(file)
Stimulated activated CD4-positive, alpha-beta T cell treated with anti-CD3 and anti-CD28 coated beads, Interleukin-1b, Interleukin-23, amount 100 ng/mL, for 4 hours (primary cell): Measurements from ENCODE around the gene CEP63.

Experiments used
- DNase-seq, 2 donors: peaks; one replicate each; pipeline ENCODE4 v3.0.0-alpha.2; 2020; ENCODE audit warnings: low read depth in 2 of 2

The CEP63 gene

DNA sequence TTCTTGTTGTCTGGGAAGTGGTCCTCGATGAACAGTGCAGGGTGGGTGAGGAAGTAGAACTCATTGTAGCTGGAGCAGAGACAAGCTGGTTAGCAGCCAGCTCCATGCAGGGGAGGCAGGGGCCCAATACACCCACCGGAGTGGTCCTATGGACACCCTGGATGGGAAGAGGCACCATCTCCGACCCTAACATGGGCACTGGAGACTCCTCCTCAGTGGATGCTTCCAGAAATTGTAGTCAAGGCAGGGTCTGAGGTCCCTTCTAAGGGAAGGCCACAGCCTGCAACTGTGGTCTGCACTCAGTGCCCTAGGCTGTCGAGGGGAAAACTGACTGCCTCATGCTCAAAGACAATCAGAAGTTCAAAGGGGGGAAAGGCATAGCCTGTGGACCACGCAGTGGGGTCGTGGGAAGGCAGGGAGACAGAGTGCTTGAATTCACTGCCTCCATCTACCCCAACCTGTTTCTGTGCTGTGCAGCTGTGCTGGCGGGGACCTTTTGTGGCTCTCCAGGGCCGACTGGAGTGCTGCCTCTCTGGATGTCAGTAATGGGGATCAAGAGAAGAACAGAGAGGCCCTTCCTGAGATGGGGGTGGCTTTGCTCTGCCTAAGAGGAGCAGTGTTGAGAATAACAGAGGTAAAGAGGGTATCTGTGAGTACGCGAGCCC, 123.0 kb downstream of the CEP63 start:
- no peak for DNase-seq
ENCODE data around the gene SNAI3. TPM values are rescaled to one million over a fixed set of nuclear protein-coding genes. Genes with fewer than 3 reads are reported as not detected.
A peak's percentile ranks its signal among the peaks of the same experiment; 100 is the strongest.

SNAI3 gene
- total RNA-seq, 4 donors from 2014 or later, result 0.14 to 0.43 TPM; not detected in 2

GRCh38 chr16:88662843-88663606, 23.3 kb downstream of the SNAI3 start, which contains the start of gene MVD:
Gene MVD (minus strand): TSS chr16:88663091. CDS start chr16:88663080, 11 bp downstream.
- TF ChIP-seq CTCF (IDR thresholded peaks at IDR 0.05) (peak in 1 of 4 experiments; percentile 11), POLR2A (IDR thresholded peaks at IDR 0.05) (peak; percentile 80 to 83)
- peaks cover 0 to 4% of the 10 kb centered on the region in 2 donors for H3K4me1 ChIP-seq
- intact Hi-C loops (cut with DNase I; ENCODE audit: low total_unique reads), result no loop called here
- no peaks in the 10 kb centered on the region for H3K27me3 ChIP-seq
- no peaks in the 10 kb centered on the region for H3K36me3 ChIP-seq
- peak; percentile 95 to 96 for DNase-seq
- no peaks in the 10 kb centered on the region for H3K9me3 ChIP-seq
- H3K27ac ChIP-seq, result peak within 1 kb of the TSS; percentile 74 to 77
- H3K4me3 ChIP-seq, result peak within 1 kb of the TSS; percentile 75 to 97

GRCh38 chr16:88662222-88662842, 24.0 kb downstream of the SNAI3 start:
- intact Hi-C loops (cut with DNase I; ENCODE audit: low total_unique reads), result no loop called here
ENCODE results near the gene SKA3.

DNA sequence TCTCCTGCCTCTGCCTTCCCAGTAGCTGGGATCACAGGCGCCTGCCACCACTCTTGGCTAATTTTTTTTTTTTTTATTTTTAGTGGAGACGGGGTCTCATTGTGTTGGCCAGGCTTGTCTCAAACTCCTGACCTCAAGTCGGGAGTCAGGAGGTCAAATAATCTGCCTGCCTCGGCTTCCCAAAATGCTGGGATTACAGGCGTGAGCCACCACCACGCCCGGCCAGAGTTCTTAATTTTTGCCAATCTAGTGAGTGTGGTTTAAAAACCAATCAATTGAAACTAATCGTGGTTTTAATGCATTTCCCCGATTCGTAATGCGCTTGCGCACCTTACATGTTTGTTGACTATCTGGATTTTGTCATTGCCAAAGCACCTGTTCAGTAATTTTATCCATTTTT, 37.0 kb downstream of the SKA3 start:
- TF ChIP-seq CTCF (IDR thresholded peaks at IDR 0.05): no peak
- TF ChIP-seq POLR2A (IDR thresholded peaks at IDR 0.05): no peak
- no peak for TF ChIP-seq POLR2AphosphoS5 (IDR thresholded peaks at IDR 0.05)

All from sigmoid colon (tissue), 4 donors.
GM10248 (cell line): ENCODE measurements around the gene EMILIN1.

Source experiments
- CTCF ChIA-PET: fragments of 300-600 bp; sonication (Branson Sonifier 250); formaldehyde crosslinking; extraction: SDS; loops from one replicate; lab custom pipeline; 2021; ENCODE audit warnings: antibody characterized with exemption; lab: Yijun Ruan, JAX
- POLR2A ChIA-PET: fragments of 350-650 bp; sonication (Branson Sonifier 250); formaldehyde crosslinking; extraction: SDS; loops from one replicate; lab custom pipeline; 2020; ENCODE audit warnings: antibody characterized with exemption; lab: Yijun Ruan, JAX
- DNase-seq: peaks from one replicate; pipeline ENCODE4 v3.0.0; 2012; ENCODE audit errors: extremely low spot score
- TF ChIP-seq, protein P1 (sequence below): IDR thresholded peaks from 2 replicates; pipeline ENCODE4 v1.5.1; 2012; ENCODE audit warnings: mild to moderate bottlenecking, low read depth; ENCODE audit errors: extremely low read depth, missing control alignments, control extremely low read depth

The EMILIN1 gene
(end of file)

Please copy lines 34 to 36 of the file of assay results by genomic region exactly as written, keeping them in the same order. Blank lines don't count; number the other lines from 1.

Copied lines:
- DNase-seq: peaks from one replicate; pipeline ENCODE4 v3.0.0; 2012; ENCODE audit errors: extremely low spot score
- TF ChIP-seq, protein P1 (sequence below): IDR thresholded peaks from 2 replicates; pipeline ENCODE4 v1.5.1; 2012; ENCODE audit warnings: mild to moderate bottlenecking, low read depth; ENCODE audit errors: extremely low read depth, missing control alignments, control extremely low read depth

The EMILIN1 gene